Last night I fired up blender. My windows were back to the original positions. I found out in the book that I have to save stuff like that. I worked my way through the first half of the first tutorial, creating a gingerbread man. I got it to render at 1:00am. Tonight I hope to finish it. I'm sure a lot of people have made this gingerbread man, so I'm not putting up any screenshots. I still have no idea how the model I make would get into a game, especially with movements, walking, etc.
I do have a greater appreciation for the graphics in games though. I can't even imagine how long it would take to build ONE monster, let alone an entire arsenal of enemies, NPCs, objects, rooms, etc. Hopefully through some divine intervention, I will find a way to speed up the modeling process.
No work on my next game yet either. I want to do it using DirectX, so there is a bit of a learning curve there. Hopefully I can get things figured out and start working on it soon.
I started off tonight thinking of the best way to change the music issue with the Tetris clone. I decided to drop the MIDI files and create WAV files. So I begin surfing the internet for some cheap/free software to do this for me. I find an article that shows how to use Winamp to do this. It turns out Winamp is awesome at converting any music that it can play into a WAV file.
I convert the MIDI files to WAV files, change the code to play the WAV files, and it works great. No stuttering at all. I will have to test on Windows 98 and see if that resolves the music issue as well.
However, the WAV files are very large (11MB, 10MB, 8MB), so uploading to gd.net server isn't going to happen. So I figure out roughly where the songs repeat, and stop the songs at that marker. It's times like these that I wish I still hade CakeWalk installed. Now the zip file is just over 9MB with the three wav files in it.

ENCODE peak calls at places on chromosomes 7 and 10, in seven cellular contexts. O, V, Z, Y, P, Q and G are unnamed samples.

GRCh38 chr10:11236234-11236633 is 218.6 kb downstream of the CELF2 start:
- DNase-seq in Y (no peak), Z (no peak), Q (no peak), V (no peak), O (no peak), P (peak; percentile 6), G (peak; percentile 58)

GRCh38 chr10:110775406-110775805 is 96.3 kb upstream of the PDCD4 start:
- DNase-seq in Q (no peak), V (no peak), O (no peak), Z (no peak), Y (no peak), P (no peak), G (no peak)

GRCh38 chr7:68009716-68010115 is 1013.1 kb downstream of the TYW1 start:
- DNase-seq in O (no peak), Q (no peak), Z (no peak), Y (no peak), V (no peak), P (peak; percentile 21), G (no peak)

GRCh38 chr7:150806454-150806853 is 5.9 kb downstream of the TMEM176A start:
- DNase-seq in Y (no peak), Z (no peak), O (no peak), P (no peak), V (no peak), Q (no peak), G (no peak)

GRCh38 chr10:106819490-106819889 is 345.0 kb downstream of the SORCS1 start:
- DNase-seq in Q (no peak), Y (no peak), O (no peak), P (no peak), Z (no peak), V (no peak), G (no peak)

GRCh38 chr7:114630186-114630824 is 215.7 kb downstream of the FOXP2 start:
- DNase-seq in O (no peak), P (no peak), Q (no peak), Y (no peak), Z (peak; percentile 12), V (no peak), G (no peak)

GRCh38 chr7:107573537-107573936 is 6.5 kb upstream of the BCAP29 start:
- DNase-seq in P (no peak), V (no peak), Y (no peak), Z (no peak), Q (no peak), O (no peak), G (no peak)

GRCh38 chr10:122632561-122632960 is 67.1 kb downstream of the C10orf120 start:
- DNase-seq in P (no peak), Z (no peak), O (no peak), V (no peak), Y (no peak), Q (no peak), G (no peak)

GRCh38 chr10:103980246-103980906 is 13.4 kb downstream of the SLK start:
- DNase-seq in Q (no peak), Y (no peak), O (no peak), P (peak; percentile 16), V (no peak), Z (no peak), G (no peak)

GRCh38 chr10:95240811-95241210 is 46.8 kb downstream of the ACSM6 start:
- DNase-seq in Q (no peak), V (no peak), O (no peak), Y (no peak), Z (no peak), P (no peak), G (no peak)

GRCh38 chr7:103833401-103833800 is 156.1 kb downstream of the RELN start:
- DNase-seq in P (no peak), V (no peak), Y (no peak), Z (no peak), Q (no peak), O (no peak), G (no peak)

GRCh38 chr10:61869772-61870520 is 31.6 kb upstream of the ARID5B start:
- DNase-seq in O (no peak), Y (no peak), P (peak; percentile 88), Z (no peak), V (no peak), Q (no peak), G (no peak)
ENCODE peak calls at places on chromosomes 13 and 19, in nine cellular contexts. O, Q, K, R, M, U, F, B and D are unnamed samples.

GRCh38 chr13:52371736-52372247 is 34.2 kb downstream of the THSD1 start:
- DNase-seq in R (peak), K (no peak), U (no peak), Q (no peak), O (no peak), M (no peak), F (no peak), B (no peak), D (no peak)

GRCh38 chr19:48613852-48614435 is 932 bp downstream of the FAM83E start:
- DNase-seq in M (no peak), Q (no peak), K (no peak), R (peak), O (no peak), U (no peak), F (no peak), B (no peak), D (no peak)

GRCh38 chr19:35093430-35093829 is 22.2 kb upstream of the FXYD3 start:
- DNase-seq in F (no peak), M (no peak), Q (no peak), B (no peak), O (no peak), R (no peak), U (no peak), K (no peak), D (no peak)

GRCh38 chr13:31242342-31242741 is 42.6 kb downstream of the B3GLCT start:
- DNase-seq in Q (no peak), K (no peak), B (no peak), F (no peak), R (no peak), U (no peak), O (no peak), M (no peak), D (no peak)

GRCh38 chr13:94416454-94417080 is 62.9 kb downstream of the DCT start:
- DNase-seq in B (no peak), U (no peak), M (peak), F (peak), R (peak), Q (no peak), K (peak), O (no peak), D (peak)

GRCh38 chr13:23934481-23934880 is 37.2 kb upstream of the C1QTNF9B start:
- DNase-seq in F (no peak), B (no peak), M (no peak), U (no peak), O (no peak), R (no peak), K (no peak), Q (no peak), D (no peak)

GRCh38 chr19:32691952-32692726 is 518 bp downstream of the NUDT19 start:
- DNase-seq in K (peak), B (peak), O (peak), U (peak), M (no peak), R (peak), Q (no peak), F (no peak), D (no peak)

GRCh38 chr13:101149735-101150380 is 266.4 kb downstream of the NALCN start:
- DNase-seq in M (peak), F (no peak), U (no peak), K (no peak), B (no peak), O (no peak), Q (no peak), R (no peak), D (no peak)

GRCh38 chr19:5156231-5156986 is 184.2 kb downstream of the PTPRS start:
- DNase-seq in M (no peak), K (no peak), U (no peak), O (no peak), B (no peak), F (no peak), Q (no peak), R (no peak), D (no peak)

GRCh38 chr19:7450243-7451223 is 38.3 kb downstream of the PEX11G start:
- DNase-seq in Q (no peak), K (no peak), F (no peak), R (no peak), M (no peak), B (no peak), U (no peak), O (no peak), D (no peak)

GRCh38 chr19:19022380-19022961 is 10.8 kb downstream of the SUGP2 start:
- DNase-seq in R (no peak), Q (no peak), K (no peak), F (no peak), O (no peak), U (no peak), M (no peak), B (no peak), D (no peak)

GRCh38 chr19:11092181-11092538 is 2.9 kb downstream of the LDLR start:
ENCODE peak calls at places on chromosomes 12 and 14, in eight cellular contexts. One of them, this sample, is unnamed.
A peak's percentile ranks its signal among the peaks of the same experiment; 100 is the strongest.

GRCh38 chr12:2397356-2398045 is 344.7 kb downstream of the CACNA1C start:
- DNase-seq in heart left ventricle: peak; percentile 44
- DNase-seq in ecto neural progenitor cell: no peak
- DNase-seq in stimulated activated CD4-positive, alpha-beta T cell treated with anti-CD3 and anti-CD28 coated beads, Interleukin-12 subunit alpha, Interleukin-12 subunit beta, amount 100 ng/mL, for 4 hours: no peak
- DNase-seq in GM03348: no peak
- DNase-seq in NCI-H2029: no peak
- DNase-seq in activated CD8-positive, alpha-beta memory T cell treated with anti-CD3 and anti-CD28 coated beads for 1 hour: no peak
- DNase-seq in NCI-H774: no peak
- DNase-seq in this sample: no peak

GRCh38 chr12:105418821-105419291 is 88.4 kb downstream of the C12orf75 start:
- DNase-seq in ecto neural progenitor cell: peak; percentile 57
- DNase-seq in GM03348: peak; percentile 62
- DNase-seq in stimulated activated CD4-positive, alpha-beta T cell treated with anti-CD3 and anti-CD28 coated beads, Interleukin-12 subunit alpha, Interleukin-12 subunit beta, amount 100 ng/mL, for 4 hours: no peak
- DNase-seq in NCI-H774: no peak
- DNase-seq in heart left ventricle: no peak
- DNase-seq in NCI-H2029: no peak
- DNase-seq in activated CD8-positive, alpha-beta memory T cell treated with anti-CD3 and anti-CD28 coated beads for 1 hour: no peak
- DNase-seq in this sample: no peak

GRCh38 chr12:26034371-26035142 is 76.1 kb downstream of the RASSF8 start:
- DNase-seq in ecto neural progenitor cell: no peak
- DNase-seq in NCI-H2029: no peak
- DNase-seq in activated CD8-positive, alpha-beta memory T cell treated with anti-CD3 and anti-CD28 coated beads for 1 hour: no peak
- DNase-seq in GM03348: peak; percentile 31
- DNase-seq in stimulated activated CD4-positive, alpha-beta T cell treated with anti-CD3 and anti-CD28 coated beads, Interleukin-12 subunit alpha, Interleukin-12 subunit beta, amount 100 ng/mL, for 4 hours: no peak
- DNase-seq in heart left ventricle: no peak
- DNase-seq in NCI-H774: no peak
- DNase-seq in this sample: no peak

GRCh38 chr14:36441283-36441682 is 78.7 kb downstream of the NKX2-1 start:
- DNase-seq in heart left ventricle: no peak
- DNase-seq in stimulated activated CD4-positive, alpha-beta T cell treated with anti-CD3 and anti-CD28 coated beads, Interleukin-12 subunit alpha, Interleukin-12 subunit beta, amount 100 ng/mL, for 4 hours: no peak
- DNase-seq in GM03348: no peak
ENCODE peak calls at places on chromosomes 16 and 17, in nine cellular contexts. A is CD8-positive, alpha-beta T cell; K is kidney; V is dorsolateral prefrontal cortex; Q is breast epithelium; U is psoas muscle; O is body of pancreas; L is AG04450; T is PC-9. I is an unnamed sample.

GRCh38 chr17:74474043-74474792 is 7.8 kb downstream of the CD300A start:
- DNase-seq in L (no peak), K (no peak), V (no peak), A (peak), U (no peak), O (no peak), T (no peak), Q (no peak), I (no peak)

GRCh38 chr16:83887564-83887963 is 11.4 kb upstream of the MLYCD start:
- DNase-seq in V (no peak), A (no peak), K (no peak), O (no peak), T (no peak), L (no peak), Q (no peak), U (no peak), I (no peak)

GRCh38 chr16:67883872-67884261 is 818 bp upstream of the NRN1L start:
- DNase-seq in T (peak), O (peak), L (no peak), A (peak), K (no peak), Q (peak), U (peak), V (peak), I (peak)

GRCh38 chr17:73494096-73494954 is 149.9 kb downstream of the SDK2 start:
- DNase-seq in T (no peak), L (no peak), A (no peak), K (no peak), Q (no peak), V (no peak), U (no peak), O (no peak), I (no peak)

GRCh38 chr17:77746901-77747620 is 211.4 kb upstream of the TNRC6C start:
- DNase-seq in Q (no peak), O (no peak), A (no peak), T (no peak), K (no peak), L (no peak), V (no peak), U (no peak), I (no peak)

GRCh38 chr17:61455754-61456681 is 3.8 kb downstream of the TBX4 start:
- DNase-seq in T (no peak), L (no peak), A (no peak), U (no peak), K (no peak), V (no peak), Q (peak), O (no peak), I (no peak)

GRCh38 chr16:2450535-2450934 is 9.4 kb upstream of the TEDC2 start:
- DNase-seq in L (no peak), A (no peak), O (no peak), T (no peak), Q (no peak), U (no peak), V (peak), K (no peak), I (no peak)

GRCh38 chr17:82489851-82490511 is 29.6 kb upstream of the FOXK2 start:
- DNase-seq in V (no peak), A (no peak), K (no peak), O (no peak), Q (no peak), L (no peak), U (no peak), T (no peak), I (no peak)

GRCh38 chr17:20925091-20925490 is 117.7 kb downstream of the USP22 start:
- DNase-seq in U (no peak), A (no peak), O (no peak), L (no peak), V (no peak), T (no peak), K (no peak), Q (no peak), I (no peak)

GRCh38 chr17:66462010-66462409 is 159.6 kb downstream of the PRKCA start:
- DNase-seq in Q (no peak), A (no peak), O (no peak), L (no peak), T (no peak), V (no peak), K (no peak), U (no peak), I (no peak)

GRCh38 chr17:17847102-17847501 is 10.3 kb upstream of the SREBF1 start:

Also while I was at it tonight, I changed the code that selects the next block. I was tired of getting 4,5,6 blocks in a row that were all the same type. The new code ensures that the same block never comes out twice in a row.
So, if you haven't tried the game, check it out. If you have, but had issues with the sound, try it again.
So I'm watching my fiance play the game yesterday, and realize that when restarting the music, there is a small pause in the game. I never made it through an entire song to really see that. So I am going to play the music in a seperate thread, seperating it from the UI (should have been that way in the beginning). I should have an update by the end of the week.
I've been throwing around designs for the breakout clone. I'm a huge breakout/arkanoid fan, so the ideas are just pouring out. One idea is after a certain time limit an enemy comes onto the screen and tries to eat your ball. Enemy paddles that act as blockers.
My basic gameplan is this:
1) Decide on a format for storing the levels.
2) Create a basic level by hand.
3) Work on physics, paddle movement, game functionality, (basically get the game working).
4) Once the game is working, build a level editor and better graphics for the blocks.
Coding should hopefully start next week.
As promised, the zip files have been uploaded to the server and are available for download. You will need the .NET Framework 1.1 installed to run it.
This zip file just includes the executable.
This zip file has the source code for the project. The source code is VB.NET and was written using Visual Studio .NET 2003.
The next game is going to be written in C# or C++ using DirectX. Should be fun. I'm not saying VB.NET is a bad language, it really has come a long way since VB 6.0. However the OO lacks features that C# or C++ have. I just wanted to see what I could do with VB.NET.
Anyway, have fun, and let me know if you run across bugs.
This game is officially done!!! Tonight I implemented the ability to change the song while playing the game. I also created the icon file for the game and implemented a simple help window. I figured with this game, an extensive help system was not needed. So I went with a simple message box that shows the controls.
The only other thing that I thought about doing was some cool effects when someone cleared four lines. But I don't think I'm going to do it. I just realized tonight that I don't have Winzip installed on this computer. I will install it tomorrow, zip everything up, and post it for people to download.